Veolia Summer School 2022

During Veolia’s digital summer university, students have learned about the solutions the company uses to face the challenges, have visited different sites, worked in multicultural teams, and taken part in inspiring meetings with the company's employees.

68 students from 33 different countries took part in the digital Summer School of Veolia, which was organized for the 13th time this year. The students were involved in an intensive program on the topic of innovation between June 27 and July 1.The goal of this year's summer university was to show the participants the challenges that companies playing a leading role in the ecological transformation must face. The program allowed them to establish their first international network of contacts from students and environmental management professionals.

Veolia launched its first summer university program in 2010 with more than 500 student participants from all over the world since then. For many of them the summer university played a decisive point in the choice and start of their career.
In the summer of 2022, during five days the students learnt about the solutions that Veolia offered to the challenges, visited production sites, worked in multicultural teams, took part in inspirative meetings with the colleagues of the group.

This summer, the only Hungarian participant, Sarolta Tóth shared her experiences with us:

„At the end of June, I had the chance to participate for a week in an online Summer School program organized by the French team of Veolia. With more than 60 other students from all over the world we had the opportunity to listen to lectures, participate in social events and carry out a week-long project. A summer school day was very busy: we listened to a presentation on how the company works, we participated in workshops providing us information on case studies and on how to set up business plans and we could spend one hour learning more about each other’s culture. The topic of the week was sustainability and ecological transformation; we could learn from specialists of sustainable technologies, even from a record keeper diver, about how to fight against climate change. The corner stone of the week was the project we worked on in 5-person teams all week long. The task was to develop a business offer for a customer, with a focus on different sustainability goals. Every team chose a different topic. My team and me developed an offer for a pharmaceutical company’s decarbonization goals, others focused on waste management, green energy resources or on recycling. The project ended in a 15-minute- presentation; the teams presented the offers to a jury.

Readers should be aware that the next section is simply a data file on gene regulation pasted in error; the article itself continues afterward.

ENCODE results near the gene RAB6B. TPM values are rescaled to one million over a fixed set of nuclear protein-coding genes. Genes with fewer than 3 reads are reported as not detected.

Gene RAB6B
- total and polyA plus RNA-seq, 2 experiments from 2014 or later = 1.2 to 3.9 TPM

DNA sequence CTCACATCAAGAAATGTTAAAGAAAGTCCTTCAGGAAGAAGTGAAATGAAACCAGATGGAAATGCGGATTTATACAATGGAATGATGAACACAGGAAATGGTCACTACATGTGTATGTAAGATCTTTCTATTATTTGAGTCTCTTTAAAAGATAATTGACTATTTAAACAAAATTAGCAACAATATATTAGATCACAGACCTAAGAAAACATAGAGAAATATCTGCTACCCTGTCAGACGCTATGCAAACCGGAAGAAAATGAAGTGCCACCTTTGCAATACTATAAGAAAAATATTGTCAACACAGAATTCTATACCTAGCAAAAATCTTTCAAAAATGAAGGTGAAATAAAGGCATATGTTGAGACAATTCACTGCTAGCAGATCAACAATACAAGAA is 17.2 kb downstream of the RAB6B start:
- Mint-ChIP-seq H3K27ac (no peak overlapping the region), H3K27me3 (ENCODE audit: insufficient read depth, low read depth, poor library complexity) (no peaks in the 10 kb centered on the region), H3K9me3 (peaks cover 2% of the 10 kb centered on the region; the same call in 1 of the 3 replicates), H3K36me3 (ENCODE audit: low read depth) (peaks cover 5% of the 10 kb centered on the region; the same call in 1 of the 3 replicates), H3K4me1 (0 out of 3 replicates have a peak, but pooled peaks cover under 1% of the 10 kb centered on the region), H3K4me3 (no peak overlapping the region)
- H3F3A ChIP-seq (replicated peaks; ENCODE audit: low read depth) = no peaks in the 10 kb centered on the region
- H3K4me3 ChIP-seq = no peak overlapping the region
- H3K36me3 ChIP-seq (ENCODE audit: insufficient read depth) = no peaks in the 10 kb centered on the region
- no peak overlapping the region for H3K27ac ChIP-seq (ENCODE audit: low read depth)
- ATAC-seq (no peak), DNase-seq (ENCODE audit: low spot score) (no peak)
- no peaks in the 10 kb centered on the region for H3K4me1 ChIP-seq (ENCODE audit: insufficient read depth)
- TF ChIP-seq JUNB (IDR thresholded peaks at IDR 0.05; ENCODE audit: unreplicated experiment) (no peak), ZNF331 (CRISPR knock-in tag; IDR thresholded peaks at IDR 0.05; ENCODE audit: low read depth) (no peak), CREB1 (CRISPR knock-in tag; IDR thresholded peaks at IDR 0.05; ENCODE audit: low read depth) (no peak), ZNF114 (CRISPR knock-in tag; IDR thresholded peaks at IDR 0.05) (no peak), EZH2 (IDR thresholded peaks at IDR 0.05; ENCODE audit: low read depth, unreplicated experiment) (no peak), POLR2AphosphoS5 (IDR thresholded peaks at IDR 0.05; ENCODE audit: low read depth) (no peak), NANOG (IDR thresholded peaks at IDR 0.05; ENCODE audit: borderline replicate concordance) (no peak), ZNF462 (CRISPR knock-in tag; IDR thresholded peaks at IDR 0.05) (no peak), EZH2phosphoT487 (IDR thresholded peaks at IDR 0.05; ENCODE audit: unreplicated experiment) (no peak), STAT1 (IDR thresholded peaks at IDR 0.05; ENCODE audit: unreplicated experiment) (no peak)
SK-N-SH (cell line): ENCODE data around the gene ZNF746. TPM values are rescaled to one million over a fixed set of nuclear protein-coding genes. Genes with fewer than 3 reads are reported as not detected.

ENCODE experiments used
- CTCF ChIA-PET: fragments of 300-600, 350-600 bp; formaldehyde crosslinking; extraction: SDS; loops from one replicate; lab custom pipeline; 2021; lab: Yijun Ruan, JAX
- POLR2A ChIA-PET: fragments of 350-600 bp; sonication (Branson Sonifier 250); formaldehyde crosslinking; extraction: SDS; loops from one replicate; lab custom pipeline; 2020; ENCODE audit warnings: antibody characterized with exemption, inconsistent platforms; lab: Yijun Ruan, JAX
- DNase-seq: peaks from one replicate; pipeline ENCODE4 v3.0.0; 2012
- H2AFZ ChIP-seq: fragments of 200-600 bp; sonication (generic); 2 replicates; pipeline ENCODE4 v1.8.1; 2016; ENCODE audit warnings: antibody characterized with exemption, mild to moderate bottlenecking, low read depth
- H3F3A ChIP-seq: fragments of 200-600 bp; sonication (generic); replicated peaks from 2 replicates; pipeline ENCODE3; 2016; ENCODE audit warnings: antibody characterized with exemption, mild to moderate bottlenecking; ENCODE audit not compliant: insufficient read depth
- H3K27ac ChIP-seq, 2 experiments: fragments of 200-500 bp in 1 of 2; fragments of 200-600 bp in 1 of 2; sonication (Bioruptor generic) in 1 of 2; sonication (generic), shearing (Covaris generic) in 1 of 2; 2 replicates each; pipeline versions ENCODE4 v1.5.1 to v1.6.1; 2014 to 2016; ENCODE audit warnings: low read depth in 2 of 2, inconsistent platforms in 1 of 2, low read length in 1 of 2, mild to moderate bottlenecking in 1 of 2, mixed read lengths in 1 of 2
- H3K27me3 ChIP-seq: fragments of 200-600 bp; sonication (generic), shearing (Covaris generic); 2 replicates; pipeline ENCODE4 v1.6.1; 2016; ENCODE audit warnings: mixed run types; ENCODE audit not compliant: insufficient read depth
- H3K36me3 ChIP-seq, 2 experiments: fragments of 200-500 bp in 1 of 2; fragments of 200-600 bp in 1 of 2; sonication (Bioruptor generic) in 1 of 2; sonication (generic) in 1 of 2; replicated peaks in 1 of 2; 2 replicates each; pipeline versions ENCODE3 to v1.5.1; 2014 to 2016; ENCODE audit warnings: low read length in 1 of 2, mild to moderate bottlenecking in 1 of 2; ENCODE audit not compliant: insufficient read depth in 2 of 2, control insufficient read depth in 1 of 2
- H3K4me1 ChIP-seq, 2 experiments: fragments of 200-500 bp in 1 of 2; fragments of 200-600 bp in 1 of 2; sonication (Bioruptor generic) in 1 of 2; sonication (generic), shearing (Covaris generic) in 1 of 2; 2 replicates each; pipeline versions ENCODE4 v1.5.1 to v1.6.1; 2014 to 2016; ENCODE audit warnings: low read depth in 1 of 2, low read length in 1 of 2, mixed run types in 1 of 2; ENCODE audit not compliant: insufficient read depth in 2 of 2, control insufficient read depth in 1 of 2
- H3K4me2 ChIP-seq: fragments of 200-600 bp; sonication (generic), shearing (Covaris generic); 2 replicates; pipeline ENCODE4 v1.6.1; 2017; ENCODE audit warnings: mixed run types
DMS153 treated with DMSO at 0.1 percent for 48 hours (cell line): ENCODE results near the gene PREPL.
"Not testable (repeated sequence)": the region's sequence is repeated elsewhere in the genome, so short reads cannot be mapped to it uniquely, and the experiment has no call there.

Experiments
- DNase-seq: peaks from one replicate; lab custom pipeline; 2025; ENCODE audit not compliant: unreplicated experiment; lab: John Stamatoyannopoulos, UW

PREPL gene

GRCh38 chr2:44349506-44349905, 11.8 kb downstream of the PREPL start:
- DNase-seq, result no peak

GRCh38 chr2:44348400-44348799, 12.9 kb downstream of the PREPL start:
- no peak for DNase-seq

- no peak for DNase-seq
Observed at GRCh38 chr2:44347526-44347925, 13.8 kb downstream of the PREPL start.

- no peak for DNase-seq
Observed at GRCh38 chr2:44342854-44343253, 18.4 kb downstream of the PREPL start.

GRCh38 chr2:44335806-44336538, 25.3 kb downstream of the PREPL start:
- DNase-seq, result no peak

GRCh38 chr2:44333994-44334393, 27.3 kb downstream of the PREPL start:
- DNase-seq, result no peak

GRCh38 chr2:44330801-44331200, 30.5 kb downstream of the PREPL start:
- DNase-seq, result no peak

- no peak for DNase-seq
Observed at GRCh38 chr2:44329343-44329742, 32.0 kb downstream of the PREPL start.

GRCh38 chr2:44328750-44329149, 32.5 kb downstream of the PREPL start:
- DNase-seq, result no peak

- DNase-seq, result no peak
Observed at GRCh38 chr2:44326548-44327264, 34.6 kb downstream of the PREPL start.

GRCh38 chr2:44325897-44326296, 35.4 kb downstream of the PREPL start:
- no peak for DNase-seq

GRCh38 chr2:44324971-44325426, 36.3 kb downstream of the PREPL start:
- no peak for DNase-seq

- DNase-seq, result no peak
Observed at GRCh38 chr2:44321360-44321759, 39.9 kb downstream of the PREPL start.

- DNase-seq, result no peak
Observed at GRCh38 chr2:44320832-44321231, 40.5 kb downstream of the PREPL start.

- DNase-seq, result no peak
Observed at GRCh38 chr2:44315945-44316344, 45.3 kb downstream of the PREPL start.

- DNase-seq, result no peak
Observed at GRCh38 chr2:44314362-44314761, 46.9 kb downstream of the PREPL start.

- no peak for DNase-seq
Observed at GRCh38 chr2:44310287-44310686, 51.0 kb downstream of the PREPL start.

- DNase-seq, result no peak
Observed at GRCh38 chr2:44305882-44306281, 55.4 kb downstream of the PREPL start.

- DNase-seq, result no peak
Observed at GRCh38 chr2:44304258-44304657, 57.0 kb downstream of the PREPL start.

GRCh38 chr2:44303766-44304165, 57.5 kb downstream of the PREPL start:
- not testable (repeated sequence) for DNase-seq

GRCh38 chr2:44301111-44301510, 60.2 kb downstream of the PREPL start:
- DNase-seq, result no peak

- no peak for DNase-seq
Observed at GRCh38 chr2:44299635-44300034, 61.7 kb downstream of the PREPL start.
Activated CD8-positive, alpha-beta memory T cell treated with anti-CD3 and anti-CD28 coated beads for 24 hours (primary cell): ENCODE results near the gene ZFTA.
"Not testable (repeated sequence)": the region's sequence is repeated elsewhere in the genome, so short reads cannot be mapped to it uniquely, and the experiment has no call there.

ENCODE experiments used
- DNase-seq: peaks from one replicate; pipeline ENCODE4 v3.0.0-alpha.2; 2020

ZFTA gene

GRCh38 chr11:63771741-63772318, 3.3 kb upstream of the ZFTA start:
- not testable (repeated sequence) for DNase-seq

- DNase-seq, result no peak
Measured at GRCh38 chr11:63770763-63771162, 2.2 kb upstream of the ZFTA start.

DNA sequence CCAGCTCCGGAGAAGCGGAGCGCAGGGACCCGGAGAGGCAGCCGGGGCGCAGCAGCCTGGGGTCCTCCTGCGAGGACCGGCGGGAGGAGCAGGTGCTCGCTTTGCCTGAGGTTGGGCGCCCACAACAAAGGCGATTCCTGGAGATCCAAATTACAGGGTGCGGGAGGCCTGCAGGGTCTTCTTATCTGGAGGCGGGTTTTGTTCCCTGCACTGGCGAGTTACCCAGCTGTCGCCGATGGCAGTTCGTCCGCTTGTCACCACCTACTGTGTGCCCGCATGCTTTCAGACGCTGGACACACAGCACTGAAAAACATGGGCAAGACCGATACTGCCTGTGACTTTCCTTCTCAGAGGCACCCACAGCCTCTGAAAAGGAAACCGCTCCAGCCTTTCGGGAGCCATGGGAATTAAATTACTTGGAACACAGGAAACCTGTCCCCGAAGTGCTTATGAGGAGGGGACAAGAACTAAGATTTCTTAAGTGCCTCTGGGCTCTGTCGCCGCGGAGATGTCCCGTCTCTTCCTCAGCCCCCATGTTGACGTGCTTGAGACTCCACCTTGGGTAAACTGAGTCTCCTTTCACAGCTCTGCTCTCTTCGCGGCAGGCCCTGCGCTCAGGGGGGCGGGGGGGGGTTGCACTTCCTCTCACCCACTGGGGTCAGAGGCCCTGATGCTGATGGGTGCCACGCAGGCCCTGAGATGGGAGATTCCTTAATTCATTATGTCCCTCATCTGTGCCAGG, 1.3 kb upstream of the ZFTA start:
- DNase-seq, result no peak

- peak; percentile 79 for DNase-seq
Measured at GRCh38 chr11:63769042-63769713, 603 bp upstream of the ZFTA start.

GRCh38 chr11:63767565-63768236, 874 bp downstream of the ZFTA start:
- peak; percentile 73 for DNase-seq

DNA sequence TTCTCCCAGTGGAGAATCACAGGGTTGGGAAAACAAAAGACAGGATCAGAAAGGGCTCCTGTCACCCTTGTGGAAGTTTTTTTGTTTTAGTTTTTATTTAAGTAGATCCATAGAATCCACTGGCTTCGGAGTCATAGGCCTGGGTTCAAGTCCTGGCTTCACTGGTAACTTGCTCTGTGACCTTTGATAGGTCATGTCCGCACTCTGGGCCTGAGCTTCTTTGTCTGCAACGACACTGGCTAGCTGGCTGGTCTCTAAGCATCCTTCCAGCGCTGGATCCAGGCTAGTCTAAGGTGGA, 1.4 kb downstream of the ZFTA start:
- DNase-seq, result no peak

Overall, the Summer School provided a perfect opportunity for university students - whether coming from the fields of engineering, business, or communication - to work together on a problem, approaching it from as many perspectives as possible, learn about green solutions and their importance, and last but not least, expand their international networking circle. And do this all in English, which had a positive impact on everybody’s language skills.
As part of the program, I had the opportunity to visit the oldest power plant in Budapest, the Kelenföld Power Plant. Walking through it, I learnt step by step about the processes and equipment used to produce electricity and heat from natural gas and fuel oil.
The Summer School provided me a good opportunity to gain more insight into the current energy production methods, as well as to learn about sustainable technologies."